For this project, students were tasked with constructing a playground in the middle of a vast New Haven parking lot. The project’s first half required extensive study of the site through archival research. Allegories of the site’s history were then designed through collage and other methods, speaking to a specific concept or experience of the parking lot. Students then developed these allegories into proposals for full scale installations.

This project began by considering the parking lot as a place of memory rather than clearing. Buried below all the asphalt are layers of culture, marked by the fossils of buildings and businesses that are no longer there. Forming a sort of geological stratigraphy, this material history then invokes a sense of depth and time at the site. My concept for a playground uses this notion of depth, earth, and time to create a new landscape that shifts earth to get down below the city pavement. With the support of 12 retaining walls, topography is pushed around the site, creating a rolling set of hills that descend into a basin in the middle of the lot. Carved into the resulting mound is a pavilion space that acts as theater and stoop. The experience of walking, or running, amongst the walls creates a new understanding of the city and encourages the visitor to engage critically with the land below the pavements they traverse.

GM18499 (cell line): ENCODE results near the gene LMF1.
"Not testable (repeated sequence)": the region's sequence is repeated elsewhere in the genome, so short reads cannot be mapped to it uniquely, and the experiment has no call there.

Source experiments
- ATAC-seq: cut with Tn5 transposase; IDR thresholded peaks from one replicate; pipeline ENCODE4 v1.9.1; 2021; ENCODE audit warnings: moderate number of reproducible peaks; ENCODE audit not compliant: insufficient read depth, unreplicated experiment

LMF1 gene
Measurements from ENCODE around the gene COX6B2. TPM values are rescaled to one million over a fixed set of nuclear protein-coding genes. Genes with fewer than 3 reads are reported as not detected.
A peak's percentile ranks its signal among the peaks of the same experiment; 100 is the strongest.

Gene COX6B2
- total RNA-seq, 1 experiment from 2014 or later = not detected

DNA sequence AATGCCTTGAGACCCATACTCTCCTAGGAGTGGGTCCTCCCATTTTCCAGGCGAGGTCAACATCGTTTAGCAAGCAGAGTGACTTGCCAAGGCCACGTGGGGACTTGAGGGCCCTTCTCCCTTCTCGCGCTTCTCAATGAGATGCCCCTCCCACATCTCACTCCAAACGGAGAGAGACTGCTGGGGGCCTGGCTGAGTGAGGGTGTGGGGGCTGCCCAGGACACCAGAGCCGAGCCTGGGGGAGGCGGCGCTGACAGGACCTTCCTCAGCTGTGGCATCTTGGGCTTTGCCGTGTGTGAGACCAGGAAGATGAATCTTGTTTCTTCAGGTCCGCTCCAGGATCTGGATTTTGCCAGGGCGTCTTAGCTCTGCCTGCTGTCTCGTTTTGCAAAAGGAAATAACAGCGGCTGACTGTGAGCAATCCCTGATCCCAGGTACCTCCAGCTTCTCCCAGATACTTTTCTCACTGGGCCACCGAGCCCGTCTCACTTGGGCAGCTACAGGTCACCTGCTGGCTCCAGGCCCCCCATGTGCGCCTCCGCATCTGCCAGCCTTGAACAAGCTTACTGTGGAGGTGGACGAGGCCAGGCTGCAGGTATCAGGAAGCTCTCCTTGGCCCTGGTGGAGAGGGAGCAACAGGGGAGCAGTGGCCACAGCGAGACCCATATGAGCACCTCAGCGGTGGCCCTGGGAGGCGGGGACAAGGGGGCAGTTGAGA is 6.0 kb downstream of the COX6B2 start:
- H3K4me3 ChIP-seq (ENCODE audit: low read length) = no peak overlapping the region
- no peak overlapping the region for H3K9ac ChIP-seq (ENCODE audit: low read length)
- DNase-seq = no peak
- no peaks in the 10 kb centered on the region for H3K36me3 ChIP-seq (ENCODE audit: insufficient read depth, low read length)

Early Site Concept